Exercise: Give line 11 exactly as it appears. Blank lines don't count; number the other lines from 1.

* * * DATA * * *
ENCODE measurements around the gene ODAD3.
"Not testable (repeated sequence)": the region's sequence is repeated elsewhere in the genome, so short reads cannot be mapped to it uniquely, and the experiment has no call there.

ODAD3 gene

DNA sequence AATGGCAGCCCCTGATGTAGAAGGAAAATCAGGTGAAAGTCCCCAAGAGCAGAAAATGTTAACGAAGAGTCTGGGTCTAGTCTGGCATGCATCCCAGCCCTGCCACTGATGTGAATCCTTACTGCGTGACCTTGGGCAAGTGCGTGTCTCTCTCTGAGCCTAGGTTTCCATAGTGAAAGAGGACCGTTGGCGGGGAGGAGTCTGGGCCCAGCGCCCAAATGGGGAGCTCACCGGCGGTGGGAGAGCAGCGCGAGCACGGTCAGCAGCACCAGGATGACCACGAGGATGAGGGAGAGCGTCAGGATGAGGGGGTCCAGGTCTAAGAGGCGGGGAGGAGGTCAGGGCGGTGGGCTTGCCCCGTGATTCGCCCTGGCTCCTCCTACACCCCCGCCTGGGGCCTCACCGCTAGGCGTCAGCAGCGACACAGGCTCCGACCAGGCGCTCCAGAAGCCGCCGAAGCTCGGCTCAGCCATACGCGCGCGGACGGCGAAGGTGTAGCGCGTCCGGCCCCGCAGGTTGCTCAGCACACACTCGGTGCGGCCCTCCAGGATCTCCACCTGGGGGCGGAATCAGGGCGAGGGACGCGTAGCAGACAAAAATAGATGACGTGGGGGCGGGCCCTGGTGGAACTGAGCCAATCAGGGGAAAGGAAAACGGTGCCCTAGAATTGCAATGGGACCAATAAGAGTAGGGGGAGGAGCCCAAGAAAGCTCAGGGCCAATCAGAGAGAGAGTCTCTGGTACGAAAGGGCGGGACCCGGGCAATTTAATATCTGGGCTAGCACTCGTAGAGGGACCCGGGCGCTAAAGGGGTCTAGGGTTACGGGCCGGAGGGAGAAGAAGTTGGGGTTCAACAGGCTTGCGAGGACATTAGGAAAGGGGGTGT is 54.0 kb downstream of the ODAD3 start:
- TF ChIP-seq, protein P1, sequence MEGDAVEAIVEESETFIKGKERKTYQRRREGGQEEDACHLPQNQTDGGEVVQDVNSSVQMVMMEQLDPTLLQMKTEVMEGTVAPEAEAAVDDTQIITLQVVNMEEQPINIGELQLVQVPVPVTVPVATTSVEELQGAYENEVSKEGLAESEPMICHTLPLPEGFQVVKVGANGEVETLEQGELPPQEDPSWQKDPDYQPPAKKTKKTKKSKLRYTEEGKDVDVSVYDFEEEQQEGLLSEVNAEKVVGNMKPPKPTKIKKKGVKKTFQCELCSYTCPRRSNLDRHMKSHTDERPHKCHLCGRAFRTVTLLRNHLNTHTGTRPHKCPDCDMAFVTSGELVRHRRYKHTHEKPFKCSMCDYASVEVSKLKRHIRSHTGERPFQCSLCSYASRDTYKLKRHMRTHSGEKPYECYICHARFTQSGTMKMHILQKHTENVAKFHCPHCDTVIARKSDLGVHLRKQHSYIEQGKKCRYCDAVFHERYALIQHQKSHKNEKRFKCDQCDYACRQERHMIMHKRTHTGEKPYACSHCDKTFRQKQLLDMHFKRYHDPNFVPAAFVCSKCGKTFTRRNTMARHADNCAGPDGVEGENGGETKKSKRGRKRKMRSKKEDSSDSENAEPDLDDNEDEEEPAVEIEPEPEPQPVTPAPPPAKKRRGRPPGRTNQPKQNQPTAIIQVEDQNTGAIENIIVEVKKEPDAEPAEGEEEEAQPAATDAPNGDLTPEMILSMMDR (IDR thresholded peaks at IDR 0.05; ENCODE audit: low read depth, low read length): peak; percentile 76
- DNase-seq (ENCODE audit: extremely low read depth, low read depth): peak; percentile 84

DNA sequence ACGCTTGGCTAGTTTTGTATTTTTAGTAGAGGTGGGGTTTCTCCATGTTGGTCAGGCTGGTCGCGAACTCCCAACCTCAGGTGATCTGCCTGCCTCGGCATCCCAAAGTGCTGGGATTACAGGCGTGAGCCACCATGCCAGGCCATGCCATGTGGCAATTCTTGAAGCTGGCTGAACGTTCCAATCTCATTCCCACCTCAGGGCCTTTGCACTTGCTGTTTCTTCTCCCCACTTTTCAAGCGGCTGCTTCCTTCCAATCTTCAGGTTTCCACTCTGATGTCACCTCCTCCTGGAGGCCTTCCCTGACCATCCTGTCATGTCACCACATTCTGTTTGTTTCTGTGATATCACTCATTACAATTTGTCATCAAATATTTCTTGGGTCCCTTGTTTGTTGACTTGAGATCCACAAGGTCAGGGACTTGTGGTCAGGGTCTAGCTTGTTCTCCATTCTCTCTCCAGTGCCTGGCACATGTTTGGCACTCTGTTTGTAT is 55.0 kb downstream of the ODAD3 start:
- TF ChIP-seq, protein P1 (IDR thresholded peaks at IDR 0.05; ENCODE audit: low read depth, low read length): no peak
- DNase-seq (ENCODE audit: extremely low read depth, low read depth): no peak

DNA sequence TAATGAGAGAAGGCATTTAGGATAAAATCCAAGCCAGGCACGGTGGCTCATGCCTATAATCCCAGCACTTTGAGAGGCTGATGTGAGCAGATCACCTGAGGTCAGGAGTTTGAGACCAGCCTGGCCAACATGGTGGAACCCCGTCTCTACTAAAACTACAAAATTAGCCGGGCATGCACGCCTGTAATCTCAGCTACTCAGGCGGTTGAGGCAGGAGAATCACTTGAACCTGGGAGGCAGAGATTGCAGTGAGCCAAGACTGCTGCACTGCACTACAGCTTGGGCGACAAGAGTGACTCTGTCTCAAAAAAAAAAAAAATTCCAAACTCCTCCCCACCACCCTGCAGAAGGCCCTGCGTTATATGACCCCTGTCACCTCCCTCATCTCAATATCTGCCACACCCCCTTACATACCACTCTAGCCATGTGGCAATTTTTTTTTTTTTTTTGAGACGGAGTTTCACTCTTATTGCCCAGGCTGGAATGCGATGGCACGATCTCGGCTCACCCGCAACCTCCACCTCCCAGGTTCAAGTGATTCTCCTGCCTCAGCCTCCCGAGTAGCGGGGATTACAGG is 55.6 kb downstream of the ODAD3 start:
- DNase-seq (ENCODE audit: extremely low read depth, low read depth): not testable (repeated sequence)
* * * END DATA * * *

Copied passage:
- DNase-seq (ENCODE audit: extremely low read depth, low read depth): not testable (repeated sequence)